Sugar-Sweetened Beverage Consumption and Cardiometabolic Risk Factors.
Background: Currently, sugar-sweetened beverages (SSB) account for 6% and 9% of energy
intake in American adults and children, respectively. Recently, much attention has
focused on the potential, detrimental public health impact of SSB consumption on
cardiometabolic diseases. Many observational studies have examined the associations
between habitual SSB intake and cardiometabolic ... read morerisk factors; however, little evidence
exists examining the role of habitual SSB intake on ectopic fat accumulation and insulin
resistance. Aims: The objective of this dissertation is to examine the associations
between habitual SSB intake and 1) fat accumulation in abdominal visceral adipose and
subcutaneous depots, 2) risk of fatty liver disease, and 3) progression of insulin
resistance and risk of pre-diabetes. Methods: Data from the Framingham Offspring cohort
and Third Generation cohorts were examined. Habitual intake of SSB and diet soda was
assessed by a validated food frequency questionnaire. Ectopic fat accumulation in
visceral adipose tissue (VAT), subcutaneous adipose tissue (SAT) and liver were measured
using computed tomography. Fatty liver disease was defined using measures of liver fat
content. Insulin resistance was assessed using homeostatic model assessment insulin
resistance (HOMA-IR). Aim 1: Least-squares means of VAT, SAT, and VAT:SAT ratio across
SSB and diet soda categories were calculated in a cross-sectional analysis of 2,596
middle-aged participants. Aim 2: Odds ratios of fatty liver disease in SSB and diet soda
consumers relative to non-consumers were estimated in a separate cross-sectional
analysis of 2,634 participants. Aim 3: Least-squares means of progression of HOMA-IR
(n=2,092 participants) and relative risk of incident pre-diabetes and diabetes (n=1,981
participants) were calculated in a prospective analysis utilizing over 7 years of data.
Results: Aim 1: SSB consumption was significantly associated with a greater VAT
(P-trend<0.001) and a reduced SAT (P-trend<0.001). SSB intake was also positively
associated with an increased VAT:SAT ratio (P-trend<0.001). Daily SSB consumers had a
10% higher absolute VAT volume, 12% lower absolute SAT volume, and a 15% greater VAT:SAT
ratio compared to SSB non-consumers. Aim 2: After adjustment for multiple confounders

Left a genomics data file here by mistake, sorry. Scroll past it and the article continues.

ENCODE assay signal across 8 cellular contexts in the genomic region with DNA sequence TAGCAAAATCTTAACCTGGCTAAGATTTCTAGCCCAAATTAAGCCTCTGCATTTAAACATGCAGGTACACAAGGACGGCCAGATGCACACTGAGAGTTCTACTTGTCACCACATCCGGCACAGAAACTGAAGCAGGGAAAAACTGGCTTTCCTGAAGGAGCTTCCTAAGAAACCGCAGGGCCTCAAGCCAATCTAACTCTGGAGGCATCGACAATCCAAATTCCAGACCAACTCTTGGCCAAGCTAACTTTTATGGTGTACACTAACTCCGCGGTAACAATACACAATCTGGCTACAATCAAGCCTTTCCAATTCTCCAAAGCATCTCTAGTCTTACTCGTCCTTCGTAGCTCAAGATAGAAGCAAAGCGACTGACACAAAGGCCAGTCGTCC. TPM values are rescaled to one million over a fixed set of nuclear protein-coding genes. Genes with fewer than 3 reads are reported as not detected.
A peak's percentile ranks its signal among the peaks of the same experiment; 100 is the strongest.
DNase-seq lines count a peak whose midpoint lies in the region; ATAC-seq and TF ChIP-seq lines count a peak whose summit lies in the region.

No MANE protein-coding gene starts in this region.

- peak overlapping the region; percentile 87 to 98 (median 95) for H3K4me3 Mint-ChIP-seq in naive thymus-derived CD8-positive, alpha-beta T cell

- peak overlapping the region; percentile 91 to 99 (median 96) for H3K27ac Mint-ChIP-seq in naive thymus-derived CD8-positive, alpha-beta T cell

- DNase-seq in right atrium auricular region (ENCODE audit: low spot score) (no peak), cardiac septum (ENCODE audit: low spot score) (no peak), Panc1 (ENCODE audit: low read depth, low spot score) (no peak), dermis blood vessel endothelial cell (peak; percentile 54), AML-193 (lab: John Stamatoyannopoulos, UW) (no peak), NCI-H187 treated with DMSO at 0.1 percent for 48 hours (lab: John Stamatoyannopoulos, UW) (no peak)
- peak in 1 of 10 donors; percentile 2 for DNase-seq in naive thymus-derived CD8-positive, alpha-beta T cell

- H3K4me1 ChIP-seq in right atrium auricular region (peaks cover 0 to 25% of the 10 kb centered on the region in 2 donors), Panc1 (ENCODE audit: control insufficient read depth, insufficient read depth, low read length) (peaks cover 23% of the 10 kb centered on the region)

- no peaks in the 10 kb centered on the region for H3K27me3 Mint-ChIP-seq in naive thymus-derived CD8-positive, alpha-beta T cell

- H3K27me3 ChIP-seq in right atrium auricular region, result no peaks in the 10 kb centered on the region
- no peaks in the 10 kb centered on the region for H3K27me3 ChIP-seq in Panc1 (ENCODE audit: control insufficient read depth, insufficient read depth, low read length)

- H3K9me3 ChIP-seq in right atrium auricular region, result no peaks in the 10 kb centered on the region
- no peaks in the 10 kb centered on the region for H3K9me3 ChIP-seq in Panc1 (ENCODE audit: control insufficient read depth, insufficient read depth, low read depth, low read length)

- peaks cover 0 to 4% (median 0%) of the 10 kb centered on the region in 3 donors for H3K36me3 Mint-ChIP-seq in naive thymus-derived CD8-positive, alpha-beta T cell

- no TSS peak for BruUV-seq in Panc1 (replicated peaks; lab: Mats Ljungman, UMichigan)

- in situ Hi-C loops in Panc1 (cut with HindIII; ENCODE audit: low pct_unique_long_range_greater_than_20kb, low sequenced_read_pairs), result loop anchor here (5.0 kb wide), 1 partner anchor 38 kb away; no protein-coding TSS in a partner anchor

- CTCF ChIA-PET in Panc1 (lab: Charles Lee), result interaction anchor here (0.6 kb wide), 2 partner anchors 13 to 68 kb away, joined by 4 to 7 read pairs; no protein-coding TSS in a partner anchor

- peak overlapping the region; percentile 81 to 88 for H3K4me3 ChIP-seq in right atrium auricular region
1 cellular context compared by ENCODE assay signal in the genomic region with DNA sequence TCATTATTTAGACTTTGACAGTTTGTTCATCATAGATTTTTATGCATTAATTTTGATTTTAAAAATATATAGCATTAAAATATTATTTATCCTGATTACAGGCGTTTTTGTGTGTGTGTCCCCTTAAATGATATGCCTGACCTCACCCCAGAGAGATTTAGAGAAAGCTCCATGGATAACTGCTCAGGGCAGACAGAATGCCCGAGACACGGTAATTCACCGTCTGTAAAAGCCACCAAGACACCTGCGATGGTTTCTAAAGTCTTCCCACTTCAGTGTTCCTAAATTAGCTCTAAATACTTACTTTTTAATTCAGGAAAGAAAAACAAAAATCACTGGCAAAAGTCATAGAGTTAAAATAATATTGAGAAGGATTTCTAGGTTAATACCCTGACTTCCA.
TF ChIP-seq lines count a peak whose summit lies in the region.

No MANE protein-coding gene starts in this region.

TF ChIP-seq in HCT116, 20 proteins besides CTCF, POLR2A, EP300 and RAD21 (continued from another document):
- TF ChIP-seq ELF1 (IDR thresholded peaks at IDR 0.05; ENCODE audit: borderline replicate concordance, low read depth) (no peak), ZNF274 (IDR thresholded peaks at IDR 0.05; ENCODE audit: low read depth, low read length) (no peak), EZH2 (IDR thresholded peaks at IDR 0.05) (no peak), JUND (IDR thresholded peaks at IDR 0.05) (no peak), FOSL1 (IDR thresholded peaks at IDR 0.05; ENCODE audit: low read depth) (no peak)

including BMI, SSB consumption was associated with increased risk of fatty liver disease
(P-trend=0.02), with a 55% increased risk of fatty liver disease in daily consumers of
SSB compared to non-consumers. SSB consumers tended to have a greater liver fat content,
however, this association was only significant in overweight and obese participants
(P-trend=0.03). SSB intake was also positively associated with ALT levels
(P-trend=0.007), a surrogate marker of fatty liver disease. Aim 3: SSB intake was
positively associated with change in HOMA-IR (P-trend=0.04). SSB intake was associated
with a higher incident risk of pre-diabetes (P-trend=0.03), with those in the highest
category of consumption (>3 servings/week, median 6 servings/week) having a 39%
increased incidence of pre-diabetes compared with non-consumers. Diet soda intake was
not associated with abdominal ectopic fat accumulation (VAT or VAT:SAT ratio), risk of
fatty liver disease, or progression of insulin resistance. Summary and Conclusion:
Collectively, our observations contribute to the existing literature showing that,
independent of body weight, habitual SSB intake is associated with an increased fat
partitioning to VAT, greater prevalence of fatty liver disease, and elevated insulin
resistance. Given that SSB are a major source of added sugars in the American diet,
these results support the hypothesis that excessive habitual intake of SSB is associated
with greater cardiometabolic risk.
Thesis (Ph.D.)--Tufts University, 2014.
Submitted to the Dept. of Nutritional Epidemiology.
Advisor: Nicola McKeown.
Committee: Caren Smith, Caroline Fox, Edward Saltzman, and Paul Jacques.
Keywords: Nutrition, and Epidemiology.read less